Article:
Melasma is a skin change that mainly affects the face and is caused by hyperpigmentation resulting from the exaggerated accumulation of melanin in the epidermis. It can be induced by different factors, such as genetic predisposition, excessive sun exposure, pregnancy, thyroid disorders, drugs and oral contraceptive pills, so it mostly affects women. However, it is important to note the role of nutrition in melasma.
Several treatment options are currently available, but none of them are effective or work in the short term.. The most important thing is to evaluate the patient in a way Individualized. Along with that, a Adequate nutritional history should be done to calculate total protein intake and look for any signs of vitamin or mineral deficiencies.
Oral medications and dietary supplements can be used to treat melasma, although the most common ways to deal with melasma are the use of sun protection and topical agents.
Role of Nutrition in Melasma
Several recent studies have demonstrated a significant advantage of the high-protein diet and good nutrition. in the management of these patients. For when the body is depleted of important macronutrients, such as protein, the body deals with non-renewal or self-destruction in relatively less important places, such as skin and hair, to conserve proteins for more active and vital tissues, such as muscles.
Patients are also recommended to have breakfast no later than 2 hours before sunrise, respecting the circadian rhythm and hormonal balance. Logic allows to take care of dietary causes in parallel, if any.
Atlanta Medical Dermatology experts
have shown that antioxidants they also help repair the UV damage that causes melasma. Therefore, insert as many vitamins as possible and foods rich in antioxidants, especially foods rich in Vitamin C and E such as citrus fruits, kiwis, pistachios, almonds, flaxseeds, colorful vegetables and fish (especially salmon) is key in the treatment of melasma.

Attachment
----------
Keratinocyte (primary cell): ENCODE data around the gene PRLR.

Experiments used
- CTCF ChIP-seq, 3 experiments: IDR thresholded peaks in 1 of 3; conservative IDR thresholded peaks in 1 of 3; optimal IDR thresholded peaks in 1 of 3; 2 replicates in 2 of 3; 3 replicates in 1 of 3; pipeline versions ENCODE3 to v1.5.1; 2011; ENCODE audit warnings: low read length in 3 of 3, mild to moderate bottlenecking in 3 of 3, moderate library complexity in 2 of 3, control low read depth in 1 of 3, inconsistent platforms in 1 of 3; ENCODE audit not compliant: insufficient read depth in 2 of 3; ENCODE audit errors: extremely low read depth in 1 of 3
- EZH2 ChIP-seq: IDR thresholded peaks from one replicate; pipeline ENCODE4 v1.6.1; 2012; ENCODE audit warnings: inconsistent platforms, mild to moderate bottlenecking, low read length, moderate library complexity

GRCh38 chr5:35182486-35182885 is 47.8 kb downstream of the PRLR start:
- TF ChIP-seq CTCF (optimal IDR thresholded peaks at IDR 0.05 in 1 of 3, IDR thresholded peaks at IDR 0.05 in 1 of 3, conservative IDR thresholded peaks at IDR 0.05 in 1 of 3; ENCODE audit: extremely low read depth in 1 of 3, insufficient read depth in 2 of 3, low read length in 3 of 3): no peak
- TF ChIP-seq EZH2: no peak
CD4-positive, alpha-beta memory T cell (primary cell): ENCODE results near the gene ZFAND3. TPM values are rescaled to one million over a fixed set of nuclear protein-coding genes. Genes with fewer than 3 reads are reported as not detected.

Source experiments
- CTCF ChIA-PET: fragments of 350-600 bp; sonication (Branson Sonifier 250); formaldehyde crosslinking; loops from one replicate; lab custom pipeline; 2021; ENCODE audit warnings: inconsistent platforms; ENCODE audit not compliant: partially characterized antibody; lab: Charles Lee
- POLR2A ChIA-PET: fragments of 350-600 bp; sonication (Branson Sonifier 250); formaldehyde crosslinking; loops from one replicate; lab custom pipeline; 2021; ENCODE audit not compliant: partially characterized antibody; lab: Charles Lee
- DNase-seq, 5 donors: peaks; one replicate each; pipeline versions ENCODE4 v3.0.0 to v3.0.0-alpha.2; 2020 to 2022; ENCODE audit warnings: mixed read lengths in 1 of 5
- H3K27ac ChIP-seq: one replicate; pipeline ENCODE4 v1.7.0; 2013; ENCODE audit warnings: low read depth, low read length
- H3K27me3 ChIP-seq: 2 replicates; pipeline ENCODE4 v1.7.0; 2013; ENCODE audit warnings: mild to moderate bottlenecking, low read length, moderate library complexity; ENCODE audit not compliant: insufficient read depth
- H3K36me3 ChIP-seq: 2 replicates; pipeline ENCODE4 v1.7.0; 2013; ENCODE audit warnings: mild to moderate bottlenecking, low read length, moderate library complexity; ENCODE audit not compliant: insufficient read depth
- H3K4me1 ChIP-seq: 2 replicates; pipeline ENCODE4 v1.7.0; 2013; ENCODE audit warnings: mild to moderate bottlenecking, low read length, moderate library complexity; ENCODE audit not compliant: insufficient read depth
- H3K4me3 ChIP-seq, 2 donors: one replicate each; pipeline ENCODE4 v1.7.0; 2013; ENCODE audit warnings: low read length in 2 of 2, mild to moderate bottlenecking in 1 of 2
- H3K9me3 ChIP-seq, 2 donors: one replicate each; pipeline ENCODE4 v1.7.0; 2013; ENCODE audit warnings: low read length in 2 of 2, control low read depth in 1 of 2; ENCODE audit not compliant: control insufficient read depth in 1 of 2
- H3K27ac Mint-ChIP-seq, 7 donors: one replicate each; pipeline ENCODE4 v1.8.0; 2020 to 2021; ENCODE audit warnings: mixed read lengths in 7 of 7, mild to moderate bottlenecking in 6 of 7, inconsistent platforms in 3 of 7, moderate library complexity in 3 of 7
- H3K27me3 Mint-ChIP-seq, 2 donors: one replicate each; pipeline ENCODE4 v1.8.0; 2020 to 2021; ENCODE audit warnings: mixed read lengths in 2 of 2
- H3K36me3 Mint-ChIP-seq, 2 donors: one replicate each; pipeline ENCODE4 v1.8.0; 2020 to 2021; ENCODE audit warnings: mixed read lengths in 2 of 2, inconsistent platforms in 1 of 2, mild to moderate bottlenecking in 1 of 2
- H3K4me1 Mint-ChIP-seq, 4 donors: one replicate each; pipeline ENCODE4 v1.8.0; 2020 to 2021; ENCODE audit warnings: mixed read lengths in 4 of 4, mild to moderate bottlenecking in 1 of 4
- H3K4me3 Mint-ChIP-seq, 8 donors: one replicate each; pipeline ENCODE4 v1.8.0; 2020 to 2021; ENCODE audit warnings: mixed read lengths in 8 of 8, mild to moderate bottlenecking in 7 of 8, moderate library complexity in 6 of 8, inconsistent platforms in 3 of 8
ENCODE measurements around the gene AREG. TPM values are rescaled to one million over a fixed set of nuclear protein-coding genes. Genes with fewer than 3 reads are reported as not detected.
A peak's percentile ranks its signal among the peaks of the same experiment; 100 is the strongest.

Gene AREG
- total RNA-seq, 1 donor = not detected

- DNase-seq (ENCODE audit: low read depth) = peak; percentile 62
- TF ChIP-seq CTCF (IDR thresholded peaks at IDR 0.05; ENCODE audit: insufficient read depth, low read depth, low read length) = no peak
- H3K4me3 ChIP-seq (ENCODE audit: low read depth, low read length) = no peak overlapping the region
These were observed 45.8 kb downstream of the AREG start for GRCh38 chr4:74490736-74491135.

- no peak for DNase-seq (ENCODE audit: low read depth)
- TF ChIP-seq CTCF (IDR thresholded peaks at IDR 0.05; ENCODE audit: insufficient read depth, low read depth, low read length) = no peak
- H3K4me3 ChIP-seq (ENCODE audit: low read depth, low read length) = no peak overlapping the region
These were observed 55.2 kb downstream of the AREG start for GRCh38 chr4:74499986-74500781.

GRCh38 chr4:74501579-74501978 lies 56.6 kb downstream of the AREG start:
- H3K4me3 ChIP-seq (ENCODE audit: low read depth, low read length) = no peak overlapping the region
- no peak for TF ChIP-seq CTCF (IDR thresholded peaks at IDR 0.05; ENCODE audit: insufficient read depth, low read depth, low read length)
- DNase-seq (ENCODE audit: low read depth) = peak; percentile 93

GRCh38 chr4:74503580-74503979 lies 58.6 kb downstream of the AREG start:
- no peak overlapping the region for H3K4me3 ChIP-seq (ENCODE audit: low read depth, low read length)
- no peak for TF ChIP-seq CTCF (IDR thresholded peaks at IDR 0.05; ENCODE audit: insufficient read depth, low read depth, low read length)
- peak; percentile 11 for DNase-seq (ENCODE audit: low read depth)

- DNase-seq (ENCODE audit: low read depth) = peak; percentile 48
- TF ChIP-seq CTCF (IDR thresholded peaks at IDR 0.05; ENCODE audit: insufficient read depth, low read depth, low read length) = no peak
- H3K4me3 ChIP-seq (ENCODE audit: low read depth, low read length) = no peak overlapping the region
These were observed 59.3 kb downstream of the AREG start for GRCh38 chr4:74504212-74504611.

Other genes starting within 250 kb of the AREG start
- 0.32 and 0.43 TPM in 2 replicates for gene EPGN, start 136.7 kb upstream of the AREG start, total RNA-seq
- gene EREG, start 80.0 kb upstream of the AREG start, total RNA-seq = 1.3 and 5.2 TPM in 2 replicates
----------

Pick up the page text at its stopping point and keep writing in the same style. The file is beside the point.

In addition, foods rich in folate as folic acid deficiency can lead to melasma. You can find this vitamin in citrus fruits, green leafy vegetables, nuts, and whole grains. You may also need adjust your copper intake. This is because copper causes extra pigmentation of the skin, promoting the production of melanin.
This also helps in building skin tissue, improving additional treatment options such as chemical peels and lasers while minimizing the additional risk of post-inflammatory hyperpigmentation, as well as preventing future recurrences in some cases.
It is also recommended to evaluate blood testing with hemoglobin, vitamin D, B12, iron, and thyroid function tests in all patients with melasma.
Thus, food in addition to acting in prevention is also important in the treatment of melasma. You should be especially aware of the amount of protein ingested, add antioxidants such as vitamin C and E, and adjust your folate and copper intake. In addition, ordering a blood test evaluating hemoglobin, vitamin D, B12, iron, and thyroid function tests helps understand possible nutritional deficiencies in patients with melasma.
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Article: Garg S, Tuknayat A, Hans T. How I manage resistant melasma? CosmoDerma 2022;2:8.